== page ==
Testing times


The change from boom times to the current economic climate in the telecommunications industry is challenging in many different ways. The fall in revenues, along with the number of organizations under Chapter 11 protection, has led to a spate of disputes over contracts or deals that no longer suit the times. When disputes involve hundreds of drums of cable, leased fiber on a long-haul route, or even complete fiber-optic infrastructures, then millions of dollars may be at stake with potentially serious or fatal consequences for one of the parties.

So what has that got to do with training? It has brought a whole new dimension to the role of the test engineer and the importance of accurate and reliable test results. Test results may now be scrutinized closely for evidence of the tiniest defects that may provide leverage for challenging the payment terms or even rejecting a system that may now be surplus to requirements. Also, the standards referred to, the test methods used, and the competence of the people carrying out the testing may be called into question—and results may be declared invalid.

Optical-time-domain-reflectometer traces can convey an awful lot of information, or even a lot of awful information, depending on the motivations of the analyst who is looking at them. Problems with connector insertion and return loss may be uncovered. Tight bends can be identified that may compromise L-band operation. Unacceptable variations in mode field diameters can be highlighted as well as problems with fiber and splice losses.

All of these details may have been glossed over, ignored, or not even specified in better times, just so long as the system worked on day one when it was switched on! Many installation contractors took advantage of this situation, using untrained staff and cutting corners rather than providing comprehensive, well-documented test results. In those days, no one had the time to look at them—let alone analyze them in detail and consider the viability of future system upgrades.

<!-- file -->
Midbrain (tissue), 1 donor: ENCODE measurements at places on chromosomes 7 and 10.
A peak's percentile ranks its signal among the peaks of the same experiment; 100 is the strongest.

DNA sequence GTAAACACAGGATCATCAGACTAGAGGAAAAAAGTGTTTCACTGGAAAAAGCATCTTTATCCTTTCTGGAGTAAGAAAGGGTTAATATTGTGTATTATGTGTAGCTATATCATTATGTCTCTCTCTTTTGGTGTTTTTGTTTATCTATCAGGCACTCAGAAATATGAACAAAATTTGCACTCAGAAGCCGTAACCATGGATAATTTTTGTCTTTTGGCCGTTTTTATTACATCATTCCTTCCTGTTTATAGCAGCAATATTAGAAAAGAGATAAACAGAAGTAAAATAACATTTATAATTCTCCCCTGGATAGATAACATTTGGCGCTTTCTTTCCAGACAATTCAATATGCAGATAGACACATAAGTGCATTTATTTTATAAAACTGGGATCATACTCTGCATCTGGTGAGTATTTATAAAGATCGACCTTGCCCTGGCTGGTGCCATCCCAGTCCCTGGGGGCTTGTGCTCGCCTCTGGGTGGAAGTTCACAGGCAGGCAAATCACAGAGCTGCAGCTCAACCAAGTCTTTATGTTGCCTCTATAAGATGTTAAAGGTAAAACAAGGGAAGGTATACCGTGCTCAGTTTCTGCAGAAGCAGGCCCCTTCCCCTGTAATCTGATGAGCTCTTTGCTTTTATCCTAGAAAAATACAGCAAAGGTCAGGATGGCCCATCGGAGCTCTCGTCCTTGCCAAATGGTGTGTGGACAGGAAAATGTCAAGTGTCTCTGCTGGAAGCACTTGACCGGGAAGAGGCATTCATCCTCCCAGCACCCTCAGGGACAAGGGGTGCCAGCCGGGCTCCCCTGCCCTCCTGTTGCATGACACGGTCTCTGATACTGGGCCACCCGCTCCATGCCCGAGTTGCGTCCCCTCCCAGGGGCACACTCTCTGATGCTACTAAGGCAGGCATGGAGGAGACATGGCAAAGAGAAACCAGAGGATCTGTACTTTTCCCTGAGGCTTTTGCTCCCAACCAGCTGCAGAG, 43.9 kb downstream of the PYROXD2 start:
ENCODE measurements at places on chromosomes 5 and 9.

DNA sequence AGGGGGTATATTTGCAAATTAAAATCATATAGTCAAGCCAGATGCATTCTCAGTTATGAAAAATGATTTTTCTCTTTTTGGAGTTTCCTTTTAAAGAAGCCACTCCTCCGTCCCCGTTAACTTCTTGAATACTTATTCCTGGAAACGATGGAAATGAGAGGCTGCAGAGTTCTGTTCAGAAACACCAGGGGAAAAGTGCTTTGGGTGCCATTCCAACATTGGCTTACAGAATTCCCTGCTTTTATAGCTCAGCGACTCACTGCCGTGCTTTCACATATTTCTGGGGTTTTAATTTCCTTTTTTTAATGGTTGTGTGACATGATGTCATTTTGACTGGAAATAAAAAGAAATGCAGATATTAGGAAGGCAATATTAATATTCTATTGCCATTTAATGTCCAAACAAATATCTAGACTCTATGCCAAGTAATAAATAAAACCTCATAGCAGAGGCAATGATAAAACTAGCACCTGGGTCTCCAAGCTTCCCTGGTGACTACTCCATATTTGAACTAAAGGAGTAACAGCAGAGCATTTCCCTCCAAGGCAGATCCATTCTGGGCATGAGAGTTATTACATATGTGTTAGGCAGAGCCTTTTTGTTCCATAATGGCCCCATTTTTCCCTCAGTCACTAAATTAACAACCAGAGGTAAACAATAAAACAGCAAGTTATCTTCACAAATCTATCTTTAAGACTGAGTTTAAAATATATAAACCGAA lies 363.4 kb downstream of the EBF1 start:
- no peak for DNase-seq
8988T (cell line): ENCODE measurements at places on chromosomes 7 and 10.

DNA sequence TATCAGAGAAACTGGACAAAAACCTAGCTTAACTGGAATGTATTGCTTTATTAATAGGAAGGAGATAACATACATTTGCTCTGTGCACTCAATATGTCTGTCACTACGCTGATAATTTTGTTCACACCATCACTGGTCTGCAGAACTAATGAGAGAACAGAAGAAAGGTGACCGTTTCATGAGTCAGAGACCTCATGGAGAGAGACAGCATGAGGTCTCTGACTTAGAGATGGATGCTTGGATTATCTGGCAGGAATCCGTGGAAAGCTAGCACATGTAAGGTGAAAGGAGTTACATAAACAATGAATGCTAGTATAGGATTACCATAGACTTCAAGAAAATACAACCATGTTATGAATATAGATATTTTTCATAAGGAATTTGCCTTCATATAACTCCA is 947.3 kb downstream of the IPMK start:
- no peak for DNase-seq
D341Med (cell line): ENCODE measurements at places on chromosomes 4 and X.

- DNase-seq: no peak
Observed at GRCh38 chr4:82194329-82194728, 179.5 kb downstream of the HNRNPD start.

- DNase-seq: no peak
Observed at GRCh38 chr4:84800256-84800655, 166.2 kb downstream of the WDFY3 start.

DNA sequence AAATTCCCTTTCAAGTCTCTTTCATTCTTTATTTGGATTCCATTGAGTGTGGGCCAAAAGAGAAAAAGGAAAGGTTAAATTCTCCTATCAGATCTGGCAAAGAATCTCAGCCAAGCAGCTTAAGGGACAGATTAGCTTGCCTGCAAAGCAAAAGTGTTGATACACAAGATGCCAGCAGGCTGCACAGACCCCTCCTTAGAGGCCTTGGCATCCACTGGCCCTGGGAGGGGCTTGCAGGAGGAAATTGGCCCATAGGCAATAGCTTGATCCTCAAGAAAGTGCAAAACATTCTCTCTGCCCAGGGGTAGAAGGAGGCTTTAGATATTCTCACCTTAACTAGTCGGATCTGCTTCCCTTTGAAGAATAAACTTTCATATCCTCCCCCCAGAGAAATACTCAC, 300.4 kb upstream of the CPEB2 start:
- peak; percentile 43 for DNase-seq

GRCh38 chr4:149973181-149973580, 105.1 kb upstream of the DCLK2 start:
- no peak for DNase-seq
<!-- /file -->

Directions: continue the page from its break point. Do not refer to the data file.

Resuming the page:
Of course, if you are looking at taking delivery of a long-haul-cable infrastructure or signing up to a 25-year lease on dark fiber, then it is important that the infrastructure be capable of supporting more than just today's systems—typically operating at 10 Gbits/sec, with perhaps only a few channels lit in the C-band. The growth in bandwidth demand continues unabated, despite everything, so future systems will have to support 40-Gbit/sec transmission over many channels spanning the C- and L-bands. That means accurate measurements of the chromatic dispersion characteristics will be critical for effective dispersion management and that the polarization-mode dispersion properties of the system will need to be known and documented.

These new test disciplines require new skills and an understanding of the test methods and their applicability. Onsite, test engineers must be able to validate the data being acquired, and they should know the anticipated results and what can go wrong with the measurement. It is important to define pass/fail criteria for these parameters. Unfortunately, in many incidences, expensive test equipment has been put into the hands of those who clearly have not been trained to understand what they are testing. The result has been incorrect setup of the instrument for measuring fibers—and the results are therefore worthless.

A return visit to the site to retest can be expensive enough, but the outcome of incorrectly carried out tests may be much worse. Credibility is easily lost through bad test results, and the competence of the test engineer or the entire company could be called into question. In a court of law, that could mean all the tests that had been carried out are rendered invalid. The loss of credibility could mean no more testing business for the installation company. If the telecommunications operator was planning to lease some of those fibers, it could be faced with big losses or a big bill for a complete retest. Considering these potential long-term consequences therefore might help justify the training budget.


Richard Ednay is technical director of Optical Technology Training (OTT—Skipton, North Yorkshire, UK). He can be reached at Richard@ott.co.uk or via www.ott.co.uk.

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